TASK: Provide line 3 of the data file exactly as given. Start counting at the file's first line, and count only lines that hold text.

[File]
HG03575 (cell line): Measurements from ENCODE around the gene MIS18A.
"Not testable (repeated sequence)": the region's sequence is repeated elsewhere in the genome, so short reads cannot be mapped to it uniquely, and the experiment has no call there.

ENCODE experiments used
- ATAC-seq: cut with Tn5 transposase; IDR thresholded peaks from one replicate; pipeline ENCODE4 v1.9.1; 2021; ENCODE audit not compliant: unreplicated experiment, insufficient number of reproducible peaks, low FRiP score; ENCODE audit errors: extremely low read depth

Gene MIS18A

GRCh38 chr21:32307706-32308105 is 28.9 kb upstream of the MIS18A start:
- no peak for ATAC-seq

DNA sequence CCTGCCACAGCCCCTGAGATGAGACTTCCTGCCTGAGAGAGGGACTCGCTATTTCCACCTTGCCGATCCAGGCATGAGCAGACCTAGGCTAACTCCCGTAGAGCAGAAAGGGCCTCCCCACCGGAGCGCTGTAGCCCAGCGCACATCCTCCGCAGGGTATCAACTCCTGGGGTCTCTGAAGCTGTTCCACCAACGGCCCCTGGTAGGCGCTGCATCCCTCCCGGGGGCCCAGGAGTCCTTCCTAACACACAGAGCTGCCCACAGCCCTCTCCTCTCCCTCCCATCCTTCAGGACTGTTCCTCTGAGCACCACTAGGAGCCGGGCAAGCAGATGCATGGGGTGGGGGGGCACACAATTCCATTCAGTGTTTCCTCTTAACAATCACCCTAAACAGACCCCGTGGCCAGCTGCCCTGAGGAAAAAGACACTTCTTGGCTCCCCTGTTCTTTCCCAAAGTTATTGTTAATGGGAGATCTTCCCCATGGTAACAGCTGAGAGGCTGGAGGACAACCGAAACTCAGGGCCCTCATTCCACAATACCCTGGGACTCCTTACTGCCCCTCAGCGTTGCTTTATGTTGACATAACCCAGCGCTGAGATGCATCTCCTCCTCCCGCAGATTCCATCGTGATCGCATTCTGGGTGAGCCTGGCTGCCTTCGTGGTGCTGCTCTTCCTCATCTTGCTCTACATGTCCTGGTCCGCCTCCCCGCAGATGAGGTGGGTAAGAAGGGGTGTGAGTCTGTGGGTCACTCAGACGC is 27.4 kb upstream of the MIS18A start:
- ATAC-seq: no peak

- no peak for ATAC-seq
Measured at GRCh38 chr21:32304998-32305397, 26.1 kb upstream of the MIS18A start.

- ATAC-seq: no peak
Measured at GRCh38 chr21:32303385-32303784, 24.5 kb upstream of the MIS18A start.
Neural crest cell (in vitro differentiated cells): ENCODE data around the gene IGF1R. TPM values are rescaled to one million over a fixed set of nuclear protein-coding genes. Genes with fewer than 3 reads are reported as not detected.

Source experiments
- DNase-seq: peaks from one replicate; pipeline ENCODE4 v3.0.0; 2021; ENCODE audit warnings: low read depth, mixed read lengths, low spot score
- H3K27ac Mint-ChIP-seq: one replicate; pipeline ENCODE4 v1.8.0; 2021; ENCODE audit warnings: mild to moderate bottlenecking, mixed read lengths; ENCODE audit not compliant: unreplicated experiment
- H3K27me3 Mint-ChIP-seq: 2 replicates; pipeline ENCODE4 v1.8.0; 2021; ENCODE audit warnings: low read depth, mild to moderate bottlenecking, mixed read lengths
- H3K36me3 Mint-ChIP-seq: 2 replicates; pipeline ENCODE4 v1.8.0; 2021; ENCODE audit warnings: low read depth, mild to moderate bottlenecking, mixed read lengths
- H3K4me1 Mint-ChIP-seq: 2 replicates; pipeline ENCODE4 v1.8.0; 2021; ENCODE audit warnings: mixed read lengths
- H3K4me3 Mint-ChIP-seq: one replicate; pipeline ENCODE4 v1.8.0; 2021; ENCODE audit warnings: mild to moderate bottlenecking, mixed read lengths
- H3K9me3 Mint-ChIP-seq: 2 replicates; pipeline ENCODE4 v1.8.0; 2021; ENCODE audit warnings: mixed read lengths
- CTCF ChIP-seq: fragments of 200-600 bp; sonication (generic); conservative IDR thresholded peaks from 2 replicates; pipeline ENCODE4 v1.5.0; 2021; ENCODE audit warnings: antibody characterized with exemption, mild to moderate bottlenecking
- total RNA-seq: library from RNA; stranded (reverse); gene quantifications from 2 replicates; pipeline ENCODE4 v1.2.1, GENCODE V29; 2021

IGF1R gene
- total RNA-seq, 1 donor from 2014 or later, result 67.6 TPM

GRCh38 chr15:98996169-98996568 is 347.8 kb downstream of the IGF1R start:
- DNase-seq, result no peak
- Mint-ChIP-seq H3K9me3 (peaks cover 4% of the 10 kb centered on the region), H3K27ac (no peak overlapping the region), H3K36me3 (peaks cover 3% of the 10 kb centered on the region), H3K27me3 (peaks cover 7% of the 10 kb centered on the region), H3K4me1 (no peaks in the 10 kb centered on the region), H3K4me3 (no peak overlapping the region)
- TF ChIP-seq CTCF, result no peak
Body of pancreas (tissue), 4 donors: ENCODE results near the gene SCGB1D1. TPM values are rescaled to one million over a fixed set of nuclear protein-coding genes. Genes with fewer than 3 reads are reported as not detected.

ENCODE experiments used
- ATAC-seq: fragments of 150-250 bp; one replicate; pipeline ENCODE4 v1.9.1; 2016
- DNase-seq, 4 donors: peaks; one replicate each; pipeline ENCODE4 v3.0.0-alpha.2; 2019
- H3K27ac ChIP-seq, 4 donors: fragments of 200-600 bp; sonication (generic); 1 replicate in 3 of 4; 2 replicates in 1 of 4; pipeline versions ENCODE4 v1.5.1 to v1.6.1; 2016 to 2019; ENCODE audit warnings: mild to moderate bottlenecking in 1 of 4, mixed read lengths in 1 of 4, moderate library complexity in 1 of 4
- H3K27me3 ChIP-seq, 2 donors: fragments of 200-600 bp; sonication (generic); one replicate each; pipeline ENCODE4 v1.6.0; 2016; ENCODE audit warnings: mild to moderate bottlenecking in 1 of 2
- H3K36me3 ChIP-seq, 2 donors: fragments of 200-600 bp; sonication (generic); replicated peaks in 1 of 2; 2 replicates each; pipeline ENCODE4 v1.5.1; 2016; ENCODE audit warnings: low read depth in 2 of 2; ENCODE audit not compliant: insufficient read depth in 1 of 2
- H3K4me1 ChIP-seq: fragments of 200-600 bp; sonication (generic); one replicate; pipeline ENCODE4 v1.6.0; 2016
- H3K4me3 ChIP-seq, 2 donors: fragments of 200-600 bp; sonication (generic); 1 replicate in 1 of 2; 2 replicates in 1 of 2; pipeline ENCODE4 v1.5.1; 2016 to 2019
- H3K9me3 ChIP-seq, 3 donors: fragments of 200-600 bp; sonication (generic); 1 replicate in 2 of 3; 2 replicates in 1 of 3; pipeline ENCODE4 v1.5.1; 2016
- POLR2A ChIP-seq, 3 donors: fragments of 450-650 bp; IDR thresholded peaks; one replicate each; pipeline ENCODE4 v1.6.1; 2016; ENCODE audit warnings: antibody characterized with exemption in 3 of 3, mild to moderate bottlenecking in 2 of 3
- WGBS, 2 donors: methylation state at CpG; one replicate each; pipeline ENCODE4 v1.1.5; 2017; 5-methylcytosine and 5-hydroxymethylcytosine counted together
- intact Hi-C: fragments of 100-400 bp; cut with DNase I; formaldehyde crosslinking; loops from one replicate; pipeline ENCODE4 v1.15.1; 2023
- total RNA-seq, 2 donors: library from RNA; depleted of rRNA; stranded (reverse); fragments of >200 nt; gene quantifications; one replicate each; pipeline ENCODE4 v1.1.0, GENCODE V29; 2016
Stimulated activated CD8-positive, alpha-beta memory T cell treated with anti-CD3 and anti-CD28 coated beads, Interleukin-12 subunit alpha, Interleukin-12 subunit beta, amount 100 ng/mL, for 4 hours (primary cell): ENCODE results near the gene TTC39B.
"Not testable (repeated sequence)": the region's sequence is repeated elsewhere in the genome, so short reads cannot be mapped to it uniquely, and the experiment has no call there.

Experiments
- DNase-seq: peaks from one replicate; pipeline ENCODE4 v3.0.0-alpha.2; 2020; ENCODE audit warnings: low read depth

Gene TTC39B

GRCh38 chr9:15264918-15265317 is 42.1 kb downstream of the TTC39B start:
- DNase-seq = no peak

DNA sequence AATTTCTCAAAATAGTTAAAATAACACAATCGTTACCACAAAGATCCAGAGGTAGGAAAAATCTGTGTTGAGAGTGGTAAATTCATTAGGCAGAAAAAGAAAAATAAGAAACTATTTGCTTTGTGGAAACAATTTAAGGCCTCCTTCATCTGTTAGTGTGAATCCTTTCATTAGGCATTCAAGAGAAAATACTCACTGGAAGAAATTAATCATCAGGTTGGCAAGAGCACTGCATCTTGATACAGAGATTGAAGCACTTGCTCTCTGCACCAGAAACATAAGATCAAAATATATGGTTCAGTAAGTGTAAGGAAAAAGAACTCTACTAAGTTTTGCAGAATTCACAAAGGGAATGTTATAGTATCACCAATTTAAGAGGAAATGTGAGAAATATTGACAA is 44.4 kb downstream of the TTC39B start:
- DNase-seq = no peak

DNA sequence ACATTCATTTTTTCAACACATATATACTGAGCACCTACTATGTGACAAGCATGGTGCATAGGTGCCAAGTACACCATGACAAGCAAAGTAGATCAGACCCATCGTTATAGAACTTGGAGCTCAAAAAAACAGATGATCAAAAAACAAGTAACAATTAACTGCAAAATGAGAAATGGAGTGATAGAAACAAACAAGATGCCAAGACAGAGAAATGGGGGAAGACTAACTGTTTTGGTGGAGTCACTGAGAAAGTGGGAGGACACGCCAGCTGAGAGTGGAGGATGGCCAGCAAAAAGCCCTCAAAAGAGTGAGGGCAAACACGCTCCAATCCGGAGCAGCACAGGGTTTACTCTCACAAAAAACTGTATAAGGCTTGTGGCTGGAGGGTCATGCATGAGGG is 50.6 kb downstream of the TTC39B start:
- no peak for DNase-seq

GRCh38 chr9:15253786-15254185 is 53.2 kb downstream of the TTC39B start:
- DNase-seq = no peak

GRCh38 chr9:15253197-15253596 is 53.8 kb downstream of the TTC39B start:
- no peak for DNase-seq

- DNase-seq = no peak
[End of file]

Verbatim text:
ENCODE experiments used